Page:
(Bloomberg) -- Facebook’s Portal does exactly what the company says: it serves as a high-end home camera for video conferencing. With an improved design, this year’s iteration better blends into home decors, and with a lower price, it’s attainable for a wider group of people. What it doesn’t do, however, is offer any reassurance that Facebook has finally solved the privacy worry trifecta of always-listening voice assistants, self-activating video cameras and its own tarnished history with user data.
The new 10-inch device looks like a picture frame that could fit into a row of family photos on a mantelpiece. It can be situated in either portrait or landscape orientation, and its build quality is fine for a $179 device (there’s also an 8-inch Portal Mini for $129). The star attraction of this product line is its wide-angle video camera, which can automatically follow a person and zoom in on them as they move around a room during a chat. It neatly combines the unnerving and the magical aspects of technology, and if multiple people are present in the frame, the camera will move between them as they are talking and users can choose a person to focus on at any time.
In calls, you can pin animated masks, such as a dragon, over users’ faces and also modify their voices. That’s one small step toward giving people more control over what representations of themselves they send over the internet. There are also options to share a book or listen to music together with the person on the other end of a call with the help of Spotify, Pandora or iHeartRadio. The integrated speaker sounds great for video chatting, but it isn’t likely to replace a dedicated music device.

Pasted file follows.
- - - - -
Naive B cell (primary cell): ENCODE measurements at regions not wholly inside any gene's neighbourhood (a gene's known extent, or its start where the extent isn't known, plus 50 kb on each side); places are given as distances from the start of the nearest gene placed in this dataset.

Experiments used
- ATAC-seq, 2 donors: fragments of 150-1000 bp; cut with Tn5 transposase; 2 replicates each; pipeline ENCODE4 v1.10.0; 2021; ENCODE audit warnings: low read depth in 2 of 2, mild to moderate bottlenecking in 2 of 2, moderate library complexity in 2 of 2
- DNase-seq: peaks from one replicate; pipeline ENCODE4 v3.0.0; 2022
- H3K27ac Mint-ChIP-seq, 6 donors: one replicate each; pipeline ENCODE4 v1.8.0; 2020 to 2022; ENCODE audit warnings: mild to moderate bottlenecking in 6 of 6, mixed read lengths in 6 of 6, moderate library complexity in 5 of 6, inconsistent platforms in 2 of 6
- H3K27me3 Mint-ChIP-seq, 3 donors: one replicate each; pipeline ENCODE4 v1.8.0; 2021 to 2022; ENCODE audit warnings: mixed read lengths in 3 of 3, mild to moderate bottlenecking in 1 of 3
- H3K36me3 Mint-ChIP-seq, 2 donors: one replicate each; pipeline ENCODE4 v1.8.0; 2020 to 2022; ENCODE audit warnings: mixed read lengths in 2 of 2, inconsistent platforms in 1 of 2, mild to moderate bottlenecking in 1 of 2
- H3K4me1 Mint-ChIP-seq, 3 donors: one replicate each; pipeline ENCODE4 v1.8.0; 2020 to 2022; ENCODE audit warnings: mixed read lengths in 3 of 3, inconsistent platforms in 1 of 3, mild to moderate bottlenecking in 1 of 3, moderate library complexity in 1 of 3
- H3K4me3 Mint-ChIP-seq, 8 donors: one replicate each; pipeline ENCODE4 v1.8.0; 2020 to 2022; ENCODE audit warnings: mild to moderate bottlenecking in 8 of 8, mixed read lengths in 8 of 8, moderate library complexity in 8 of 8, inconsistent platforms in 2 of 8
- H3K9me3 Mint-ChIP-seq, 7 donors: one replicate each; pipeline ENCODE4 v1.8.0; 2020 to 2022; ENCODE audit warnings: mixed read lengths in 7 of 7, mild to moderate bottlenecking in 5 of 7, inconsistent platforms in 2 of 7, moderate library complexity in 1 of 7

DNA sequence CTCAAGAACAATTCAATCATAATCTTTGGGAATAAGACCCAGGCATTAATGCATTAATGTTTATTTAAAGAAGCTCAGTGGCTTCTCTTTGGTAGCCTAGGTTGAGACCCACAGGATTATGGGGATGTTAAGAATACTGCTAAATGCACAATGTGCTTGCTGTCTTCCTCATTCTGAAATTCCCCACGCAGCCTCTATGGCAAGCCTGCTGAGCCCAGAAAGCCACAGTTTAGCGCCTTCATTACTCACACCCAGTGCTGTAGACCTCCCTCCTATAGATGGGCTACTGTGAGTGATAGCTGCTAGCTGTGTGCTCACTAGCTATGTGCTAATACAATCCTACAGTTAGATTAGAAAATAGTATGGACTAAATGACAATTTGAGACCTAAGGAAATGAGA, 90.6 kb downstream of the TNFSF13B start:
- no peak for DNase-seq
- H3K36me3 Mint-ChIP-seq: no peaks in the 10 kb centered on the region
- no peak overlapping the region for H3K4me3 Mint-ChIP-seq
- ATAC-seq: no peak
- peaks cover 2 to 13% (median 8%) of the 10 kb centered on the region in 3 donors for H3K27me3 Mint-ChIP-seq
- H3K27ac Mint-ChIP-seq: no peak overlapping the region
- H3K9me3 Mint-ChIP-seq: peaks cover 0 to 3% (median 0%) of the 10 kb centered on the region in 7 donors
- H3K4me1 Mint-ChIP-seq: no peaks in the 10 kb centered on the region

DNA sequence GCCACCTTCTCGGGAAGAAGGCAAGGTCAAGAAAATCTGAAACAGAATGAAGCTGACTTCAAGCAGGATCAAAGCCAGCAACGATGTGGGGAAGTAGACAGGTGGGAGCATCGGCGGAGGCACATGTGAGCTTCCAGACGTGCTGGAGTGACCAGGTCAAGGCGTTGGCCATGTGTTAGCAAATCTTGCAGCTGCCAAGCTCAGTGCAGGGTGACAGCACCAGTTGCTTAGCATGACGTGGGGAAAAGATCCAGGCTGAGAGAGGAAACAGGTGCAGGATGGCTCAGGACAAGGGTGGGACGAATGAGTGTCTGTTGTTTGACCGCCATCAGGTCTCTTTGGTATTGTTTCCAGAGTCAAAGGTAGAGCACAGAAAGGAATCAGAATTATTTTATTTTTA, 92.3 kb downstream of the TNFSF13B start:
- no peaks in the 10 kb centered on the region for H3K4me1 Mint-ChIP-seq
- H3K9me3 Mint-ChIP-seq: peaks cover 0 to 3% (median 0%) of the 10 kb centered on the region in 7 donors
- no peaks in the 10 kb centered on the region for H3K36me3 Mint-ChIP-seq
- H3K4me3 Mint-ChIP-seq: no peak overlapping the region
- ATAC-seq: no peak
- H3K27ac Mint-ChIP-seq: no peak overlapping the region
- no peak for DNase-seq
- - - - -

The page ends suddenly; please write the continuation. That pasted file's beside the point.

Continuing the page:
As a video chat tool, Portal works as advertised. But it’s difficult to recommend when you can buy a far more functional device like a tablet or a smart home speaker with a screen and camera for either the same price or a little bit more. The Portal platform still suffers from a pronounced paucity of apps, including ones to make video calls with that aren’t provided by Facebook itself.
Facebook is banking on its advanced camera to pull users away from more functional smart screens, but that feature alone probably isn’t enough for most people. Amazon’s new Echo Show 8 costs the same as the smaller Portal, while Google’s Nest Hub Max costs $50 more than the Portal and is a much more comprehensive product thanks to Google’s smart assistant and web integrations. If users are looking just to video chat, that could also be accomplished via video conferencing capabilities now built into virtually every modern phone and tablet.
With the Portal, Facebook could have rivaled the Amazon Echo Show and smart displays running Google’s optimized version of Android by creating a device that sits at the center of the Facebook ecosystem with better video chat as its key selling point, but the company limited itself by focusing solely on the video conferencing. Built-in Alexa functionality gives the Portal some added capabilities, but even that has the downside of forcing users to balance two voice assistants, with one for things like the weather and another for controlling video chat and device settings. Two voice assistants also mean two potential points of privacy vulnerability — and both Amazon and Facebook have had contractors listening to users’ voice requests to their respective assistants.